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Posted on 2006-04-06
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R is the set of all positive real numbers.  Define r @ x if and only if |r| = [x].  I don't have the correct symbols to use for it, but i do not mean absolute value.  |r| represents the greatest integer less than or equal to r.  [x] represents the smallest integer greater than or equal to x.


Is this relation an equivalence relation?  I'm struggling in why some relations ARE equivalence relations and some are not (some are partial order relations, for example).  Why is this or isn't it an equivalence relation?
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Question by:liahow
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by:Arthur_Wood
ID: 16393916
consider the following examples, and this should answer your question:

let r = 1.23 (or even 1.00000000000001)
let x = 0.23 (and      0.99999999999999)  for that matter

|r| = 1
[x] = 1

are r and x 'equivalent'???

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Harisha M G earned 2000 total points
ID: 16394352
'Equivalenence relation' has nothing to do with 'equivalence'...

A relation is said to be an equivalence relation if satisfies the following properties:

1) Reflexivity
2) Symmetry
3) Transitivity

http://en.wikipedia.org/wiki/Equivalence_relation

Reflexivity:
Let 0.5 be the number. Then, the greatest integer less than or equal to 0.5 is 0 and the smallest integer greater than or equal to 0.5 is 1
From this, you see that 0 <> 1 and hence, 0.5 cannot be a number in that set. So, your set should only consist of integers, and no real numbers.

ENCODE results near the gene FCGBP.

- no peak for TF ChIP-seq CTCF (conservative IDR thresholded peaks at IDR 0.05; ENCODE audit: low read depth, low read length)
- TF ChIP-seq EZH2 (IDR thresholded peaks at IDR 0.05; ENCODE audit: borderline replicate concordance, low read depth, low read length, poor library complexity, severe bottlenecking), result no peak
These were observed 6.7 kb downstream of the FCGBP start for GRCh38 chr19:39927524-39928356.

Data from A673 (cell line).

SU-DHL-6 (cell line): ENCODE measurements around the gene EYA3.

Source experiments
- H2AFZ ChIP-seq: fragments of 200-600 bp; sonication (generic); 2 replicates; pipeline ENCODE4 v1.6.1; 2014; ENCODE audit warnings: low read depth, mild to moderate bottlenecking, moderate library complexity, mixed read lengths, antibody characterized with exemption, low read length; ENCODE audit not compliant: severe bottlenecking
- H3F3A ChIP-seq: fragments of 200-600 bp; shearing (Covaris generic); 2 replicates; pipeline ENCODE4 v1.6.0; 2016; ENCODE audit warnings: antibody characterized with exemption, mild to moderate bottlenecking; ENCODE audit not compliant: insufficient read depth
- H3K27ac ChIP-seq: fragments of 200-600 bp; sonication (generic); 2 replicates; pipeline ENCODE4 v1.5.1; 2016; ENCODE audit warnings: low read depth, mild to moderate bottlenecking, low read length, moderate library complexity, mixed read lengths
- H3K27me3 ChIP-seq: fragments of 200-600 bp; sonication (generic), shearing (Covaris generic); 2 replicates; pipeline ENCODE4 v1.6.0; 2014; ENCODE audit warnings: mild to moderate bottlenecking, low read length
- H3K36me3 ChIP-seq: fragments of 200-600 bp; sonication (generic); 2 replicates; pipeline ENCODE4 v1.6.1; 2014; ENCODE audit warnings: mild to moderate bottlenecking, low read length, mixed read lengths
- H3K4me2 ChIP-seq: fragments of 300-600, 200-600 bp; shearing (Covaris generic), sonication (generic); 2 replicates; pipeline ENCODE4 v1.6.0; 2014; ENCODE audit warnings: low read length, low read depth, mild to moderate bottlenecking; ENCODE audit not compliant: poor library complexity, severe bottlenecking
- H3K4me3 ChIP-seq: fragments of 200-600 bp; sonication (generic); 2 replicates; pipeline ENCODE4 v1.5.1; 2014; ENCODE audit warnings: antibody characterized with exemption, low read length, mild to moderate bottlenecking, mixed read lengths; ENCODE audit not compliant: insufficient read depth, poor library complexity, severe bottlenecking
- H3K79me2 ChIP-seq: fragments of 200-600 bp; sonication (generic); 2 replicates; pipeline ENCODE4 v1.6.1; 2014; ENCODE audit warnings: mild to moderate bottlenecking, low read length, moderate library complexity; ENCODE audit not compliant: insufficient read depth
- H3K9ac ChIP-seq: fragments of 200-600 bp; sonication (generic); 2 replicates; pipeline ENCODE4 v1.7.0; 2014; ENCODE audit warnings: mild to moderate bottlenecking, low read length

And hence, reflexivity fails if the set contains real numbers. So, the given relation is not an equivalence relation under the set of reals.. however it is reflexive for set of integers and hence, the other two properties need to be checked..

Symmetry:
Now, consider 5 and 5 to be arbitrary elements in the set. 5 will be the greatest integer less than or equal to 5 and the smallest integer greater than or equal to 5. So they are same, and hence, it is symmetric.

Transitivity:
Let 5, 5 and 5 be the three elements, and 5 will be the result for all of them, and hence it is transitive too.

RESULT: The given relation is an equivalence relation under the set of integers
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by:NovaDenizen
ID: 16395388
The operation is define over the set of real numbers.  Symmetry fails for, say, 5.9 and 6.1.  

btw, the |x| and [y] functions you're referring to are usually referred to as floor(x) and ceil(y) when you don't have the notations available.
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by:Harisha M G
ID: 16395404
Symmetry fails for, say, 5.9 and 6.1.  

What about reflexivity ? It would also fail
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by:NovaDenizen
ID: 16395416
I don't need to enumerate every reason that this relation is not an equivalence relation.  I just need to show one counterexample.
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by:Harisha M G
ID: 16395461
Yeah, but generally, it is proved in order :)
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by:liahow
ID: 16395794
Thanks for the tips!
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